Jessa Crispin in the Boston Review:
The older man coupled with the younger woman is Hollywood tradition, from a young Audrey Hepburn pursued by Cary Grant (Charade), Fred Astaire (Funny Face), or Humphrey Bogart (Sabrina) (all of the men looking overripe and easily bruised at the time of filming), to Catherine Zeta-Jones writhing in front of Sean Connery in Entrapment, or marrying her real life partner Michael Douglas, twenty-five years her elder. This age gap coupling is also a reality; around 30 percent of American heterosexual marriages consist of men at least four years older than their partners.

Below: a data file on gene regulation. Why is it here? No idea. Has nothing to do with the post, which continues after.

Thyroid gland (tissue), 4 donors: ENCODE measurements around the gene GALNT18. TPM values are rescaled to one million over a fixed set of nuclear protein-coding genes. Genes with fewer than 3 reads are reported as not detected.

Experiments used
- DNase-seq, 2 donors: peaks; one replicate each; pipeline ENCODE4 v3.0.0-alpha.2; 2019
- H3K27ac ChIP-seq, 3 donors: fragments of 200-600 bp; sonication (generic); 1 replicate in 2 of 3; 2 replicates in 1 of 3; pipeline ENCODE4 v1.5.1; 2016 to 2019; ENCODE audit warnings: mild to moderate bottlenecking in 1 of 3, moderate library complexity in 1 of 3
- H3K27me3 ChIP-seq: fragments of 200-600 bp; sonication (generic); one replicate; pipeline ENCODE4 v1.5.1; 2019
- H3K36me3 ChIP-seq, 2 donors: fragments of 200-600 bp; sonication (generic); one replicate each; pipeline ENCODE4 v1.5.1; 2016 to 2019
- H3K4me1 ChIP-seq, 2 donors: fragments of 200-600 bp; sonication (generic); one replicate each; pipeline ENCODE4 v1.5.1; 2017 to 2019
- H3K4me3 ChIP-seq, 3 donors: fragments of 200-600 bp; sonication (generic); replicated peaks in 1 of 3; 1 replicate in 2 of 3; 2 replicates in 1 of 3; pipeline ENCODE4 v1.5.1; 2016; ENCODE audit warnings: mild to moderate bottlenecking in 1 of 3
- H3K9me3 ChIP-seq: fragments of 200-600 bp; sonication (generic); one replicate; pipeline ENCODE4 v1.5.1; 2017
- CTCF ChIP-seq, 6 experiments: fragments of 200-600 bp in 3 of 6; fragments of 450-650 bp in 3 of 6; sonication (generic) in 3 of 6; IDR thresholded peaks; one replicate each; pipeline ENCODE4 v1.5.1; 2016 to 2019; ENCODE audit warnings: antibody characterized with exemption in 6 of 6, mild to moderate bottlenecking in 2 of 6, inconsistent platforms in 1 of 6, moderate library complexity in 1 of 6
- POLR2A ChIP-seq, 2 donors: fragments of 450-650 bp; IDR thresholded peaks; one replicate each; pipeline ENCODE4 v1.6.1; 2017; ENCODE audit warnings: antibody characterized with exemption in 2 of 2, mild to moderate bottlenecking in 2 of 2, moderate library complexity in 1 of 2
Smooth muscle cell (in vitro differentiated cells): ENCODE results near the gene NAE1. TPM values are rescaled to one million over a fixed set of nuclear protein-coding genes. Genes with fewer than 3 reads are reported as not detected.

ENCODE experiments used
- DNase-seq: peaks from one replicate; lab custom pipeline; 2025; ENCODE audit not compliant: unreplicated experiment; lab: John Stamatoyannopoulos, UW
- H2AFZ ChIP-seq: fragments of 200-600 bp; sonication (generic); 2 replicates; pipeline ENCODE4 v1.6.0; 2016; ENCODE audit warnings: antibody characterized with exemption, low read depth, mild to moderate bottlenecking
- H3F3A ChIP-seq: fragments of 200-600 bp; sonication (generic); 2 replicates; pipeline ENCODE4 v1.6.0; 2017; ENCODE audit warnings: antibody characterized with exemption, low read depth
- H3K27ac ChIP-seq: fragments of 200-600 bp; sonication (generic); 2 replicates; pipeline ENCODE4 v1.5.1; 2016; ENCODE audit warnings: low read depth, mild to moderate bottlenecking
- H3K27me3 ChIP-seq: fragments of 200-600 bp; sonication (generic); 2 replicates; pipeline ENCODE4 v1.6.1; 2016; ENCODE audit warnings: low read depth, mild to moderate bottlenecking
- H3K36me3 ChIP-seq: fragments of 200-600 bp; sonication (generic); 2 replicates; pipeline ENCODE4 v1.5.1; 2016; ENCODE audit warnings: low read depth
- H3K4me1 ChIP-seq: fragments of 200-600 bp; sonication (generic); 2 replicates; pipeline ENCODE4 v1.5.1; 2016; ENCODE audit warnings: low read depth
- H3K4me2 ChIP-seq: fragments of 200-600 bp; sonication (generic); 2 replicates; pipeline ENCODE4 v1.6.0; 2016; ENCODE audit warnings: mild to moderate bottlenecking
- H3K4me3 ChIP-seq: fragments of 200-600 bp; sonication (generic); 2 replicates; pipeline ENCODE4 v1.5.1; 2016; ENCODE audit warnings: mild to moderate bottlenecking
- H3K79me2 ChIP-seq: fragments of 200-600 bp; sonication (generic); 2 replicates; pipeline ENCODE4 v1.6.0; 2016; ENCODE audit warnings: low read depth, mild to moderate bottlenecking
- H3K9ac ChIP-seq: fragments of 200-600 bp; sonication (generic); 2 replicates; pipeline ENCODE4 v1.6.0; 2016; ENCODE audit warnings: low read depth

Yet conversations around film—from the unfairness of the way women “age out” of roles, disappearing from our screens once they hit middle age, to the new belief that film should provide moral instruction and depict life as it should be rather than how it is—have problematized the age gap in heterosexual couples. Owing to this new taboo, both real couples and fictional couples that display these age gaps are roundly lambasted on social media.